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A fatal case of complicated HELLP Syndrome and
Antepartum Eclamptic Fit with ruptured
Subcapsular Liver Hematoma
a p o l l o m e d i c i n e x x x ( 2 0 1 3 ) 1 e3

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Case report

A 25-year-old primigravida female at 28 weeks of g...
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Discussion

In spite of improvement in antenatal care maternal mor...
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A fatal case of complicated HELLP Syndrome and Antepartum Eclamptic Fit with ruptured Subcapsular Liver Hematoma

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Subcapsular hematoma and hepatic rupture are very unusual catastrophic complication of preeclampsia/eclampsia and HELLP (hemolysis, elevated liver enzymes, and low platelets) syndrome. The reported incidence of this condition varies from 1 in 40,000 to 1 in 2,50,000 deliveries.There is no agreement on the best approach to treat this severe complication of pregnancy and optimal management is still evolving.


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Transcript of "A fatal case of complicated HELLP Syndrome and Antepartum Eclamptic Fit with ruptured Subcapsular Liver Hematoma"

  1. 1. A fatal case of complicated HELLP Syndrome and Antepartum Eclamptic Fit with ruptured Subcapsular Liver Hematoma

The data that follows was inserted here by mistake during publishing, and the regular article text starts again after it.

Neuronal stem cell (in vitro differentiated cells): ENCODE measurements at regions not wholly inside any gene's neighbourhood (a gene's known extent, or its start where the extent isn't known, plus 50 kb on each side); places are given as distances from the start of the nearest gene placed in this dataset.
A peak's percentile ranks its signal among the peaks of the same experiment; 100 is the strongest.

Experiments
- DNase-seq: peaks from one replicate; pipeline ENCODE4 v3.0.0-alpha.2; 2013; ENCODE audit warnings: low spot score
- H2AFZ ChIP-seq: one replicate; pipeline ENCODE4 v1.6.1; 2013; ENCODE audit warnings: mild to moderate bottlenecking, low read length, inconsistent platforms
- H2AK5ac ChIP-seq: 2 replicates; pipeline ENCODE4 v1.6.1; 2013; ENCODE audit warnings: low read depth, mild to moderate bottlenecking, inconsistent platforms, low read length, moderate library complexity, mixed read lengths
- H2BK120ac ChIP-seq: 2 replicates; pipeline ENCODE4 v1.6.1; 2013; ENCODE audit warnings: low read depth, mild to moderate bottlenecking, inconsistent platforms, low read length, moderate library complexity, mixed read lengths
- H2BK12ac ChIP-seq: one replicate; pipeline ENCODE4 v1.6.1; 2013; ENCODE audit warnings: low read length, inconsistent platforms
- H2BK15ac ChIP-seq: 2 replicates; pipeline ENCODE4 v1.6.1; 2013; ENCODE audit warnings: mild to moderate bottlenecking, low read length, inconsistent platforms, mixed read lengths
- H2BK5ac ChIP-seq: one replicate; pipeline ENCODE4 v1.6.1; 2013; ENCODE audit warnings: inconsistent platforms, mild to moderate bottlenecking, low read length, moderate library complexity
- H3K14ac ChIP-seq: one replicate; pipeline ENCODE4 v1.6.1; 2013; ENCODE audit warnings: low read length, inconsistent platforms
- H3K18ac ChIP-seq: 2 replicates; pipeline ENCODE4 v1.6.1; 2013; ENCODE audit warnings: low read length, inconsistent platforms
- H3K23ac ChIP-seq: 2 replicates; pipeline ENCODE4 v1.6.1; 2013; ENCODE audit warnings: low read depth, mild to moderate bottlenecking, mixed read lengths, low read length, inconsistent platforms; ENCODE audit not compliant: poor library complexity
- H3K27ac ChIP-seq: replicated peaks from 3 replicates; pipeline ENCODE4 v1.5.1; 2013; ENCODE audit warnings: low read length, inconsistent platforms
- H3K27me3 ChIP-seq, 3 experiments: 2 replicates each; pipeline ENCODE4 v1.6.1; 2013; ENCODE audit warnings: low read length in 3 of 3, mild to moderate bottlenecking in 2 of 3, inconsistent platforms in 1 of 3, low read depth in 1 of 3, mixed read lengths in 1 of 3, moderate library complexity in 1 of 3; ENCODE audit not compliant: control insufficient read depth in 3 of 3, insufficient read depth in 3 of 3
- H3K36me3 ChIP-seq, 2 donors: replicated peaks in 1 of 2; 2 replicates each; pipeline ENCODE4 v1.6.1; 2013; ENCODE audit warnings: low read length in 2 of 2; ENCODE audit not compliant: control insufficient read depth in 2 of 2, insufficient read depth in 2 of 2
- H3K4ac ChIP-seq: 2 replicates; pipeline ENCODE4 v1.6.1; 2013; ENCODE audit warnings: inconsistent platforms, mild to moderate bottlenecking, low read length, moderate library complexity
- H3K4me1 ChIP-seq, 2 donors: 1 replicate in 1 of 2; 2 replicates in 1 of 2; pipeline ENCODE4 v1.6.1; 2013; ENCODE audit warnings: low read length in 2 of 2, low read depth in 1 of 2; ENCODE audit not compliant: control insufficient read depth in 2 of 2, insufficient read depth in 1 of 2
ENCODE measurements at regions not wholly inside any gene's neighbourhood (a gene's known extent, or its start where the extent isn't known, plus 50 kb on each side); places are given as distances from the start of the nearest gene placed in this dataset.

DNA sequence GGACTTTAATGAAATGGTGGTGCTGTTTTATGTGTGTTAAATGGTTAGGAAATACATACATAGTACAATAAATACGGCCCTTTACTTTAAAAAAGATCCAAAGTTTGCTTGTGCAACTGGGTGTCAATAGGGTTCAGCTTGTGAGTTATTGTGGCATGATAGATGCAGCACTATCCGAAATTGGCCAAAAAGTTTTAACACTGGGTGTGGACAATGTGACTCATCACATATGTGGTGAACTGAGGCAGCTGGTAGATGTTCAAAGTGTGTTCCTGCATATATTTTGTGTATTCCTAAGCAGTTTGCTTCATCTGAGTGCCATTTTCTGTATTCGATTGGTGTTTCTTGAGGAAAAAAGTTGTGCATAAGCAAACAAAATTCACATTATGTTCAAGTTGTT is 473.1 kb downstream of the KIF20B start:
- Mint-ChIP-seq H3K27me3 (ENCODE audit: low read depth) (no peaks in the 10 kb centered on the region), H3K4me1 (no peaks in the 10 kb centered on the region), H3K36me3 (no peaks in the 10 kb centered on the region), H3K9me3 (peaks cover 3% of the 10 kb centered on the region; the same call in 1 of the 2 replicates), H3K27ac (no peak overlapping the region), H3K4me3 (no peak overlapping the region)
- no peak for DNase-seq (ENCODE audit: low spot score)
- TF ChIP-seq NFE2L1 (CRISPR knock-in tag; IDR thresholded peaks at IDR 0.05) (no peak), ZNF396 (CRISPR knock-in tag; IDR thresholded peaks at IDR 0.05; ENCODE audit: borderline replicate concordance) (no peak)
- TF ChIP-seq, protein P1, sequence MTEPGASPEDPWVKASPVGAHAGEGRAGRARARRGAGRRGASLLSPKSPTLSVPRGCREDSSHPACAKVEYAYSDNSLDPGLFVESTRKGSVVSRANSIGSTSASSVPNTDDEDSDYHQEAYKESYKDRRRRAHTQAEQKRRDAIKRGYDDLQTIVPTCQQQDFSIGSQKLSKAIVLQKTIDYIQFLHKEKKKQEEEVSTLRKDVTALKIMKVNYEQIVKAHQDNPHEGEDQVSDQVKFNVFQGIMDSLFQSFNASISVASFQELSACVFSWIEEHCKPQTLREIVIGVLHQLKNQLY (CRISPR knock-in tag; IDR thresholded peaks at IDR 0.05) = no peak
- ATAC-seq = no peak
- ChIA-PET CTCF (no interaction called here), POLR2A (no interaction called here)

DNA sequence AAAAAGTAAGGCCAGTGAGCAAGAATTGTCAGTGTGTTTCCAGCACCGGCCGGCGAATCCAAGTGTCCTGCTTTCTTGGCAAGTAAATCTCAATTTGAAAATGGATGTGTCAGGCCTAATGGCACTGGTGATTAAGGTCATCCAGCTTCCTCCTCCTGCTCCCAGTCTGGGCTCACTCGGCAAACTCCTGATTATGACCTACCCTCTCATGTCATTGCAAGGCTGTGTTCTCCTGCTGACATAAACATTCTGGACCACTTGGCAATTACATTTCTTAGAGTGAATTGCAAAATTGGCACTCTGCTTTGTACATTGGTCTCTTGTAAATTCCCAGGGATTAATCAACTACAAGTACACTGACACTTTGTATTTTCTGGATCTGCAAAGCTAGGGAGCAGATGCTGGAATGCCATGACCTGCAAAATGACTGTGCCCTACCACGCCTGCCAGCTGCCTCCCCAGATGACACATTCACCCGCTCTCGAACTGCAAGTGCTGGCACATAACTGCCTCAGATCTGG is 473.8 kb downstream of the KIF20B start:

2. 2. a p o l l o m e d i c i n e x x x ( 2 0 1 3 ) 1 e3 Available online at www.sciencedirect.com ScienceDirect journal homepage: www.elsevier.com/locate/apme Case Report A fatal case of complicated HELLP syndrome and antepartum eclamptic fit with ruptured subcapsular liver hematoma Ahmed Samy Elagwany*, Islam Koreim, Ziad Samy Abouzaid Department of Obstetrics and Gynecology, Alexandria University, Egypt article info abstract Article history: Objective: To describe a fatal case of ruptured subcapsular liver hematoma as regards Received 30 July 2013 diagnoses and management. Accepted 4 October 2013 Design: Case report. Available online xxx Setting: Department of Obstetrics and Gynecology. Patient: A 25-year-old woman developed HELLP syndrome and antepartum eclamptic fit Keywords: complicated with ruptured subcapsular liver hematoma during the 28th week of Mortality pregnancy. HELLP syndrome Intervention: Midline abdominal exploratory laparotomy, with delivery by caesarean sec- Antepartum eclamptic fit tion. Tight abdominal packing for the hematoma and Pringle maneuver were done. Partial Ruptured subcapsular liver hema- couvelaire uterus was managed by prostaglandins and B-Lynch brace sutures to minimize toma uterine bleeding and atony. The patient developed postoperative hepatic, renal failure, Abdominal packing and B-lunch coagulopathy, deterioration and finally death. suture Conclusion(s): Ruptured subcapsular liver hematoma is a life-threatening condition that should be considered in pregnant women with HELLP syndrome and severe preeclampsia presenting with symptoms and signs of hemorrhagic shock, hemoperitoneum and the liver should be evaluated with ultrasound before delivery. In these patients delivery of the fetus is the first step and the best approach is a midline abdominal incision. Also, regular antenatal care is very important through all trimesters. Copyright ª 2013, Indraprastha Medical Corporation Ltd. All rights reserved. 1. Introduction Subcapsular hematoma and hepatic rupture are very unusual catastrophic complication of preeclampsia/eclampsia and HELLP (hemolysis, elevated liver enzymes, and low platelets) syndrome.1 The reported incidence of this condition varies from 1 in 40,000 to 1 in 2,50,000 deliveries.2 There is no agreement on the best approach to treat this severe complication of pregnancy and optimal management is still evolving. A multidisciplinary approach to the management of these patients can lead to remarkable decrease in the usual high mortality rate. We present a fatal case of severe preeclampsia, which rapidly progressed to HELLP syndrome, liver rupture, disseminated intravascular coagulation (DIC) and renal failure. * Corresponding author. El-Shatby Maternity Hospital, Alexandria University, Alexandria, Egypt. Tel.: þ20 1228254247. E-mail address: ahmedsamyagwany@gmail.com (A.S. Elagwany). 0976-0016/$ e see front matter Copyright ª 2013, Indraprastha Medical Corporation Ltd. All rights reserved. http://dx.doi.org/10.1016/j.apme.2013.10.001 Please cite this article in press as: Elagwany AS, et al., A fatal case of complicated HELLP syndrome and antepartum eclamptic fit with ruptured subcapsular liver hematoma, Apollo Medicine (2013), http://dx.doi.org/10.1016/j.apme.2013.10.001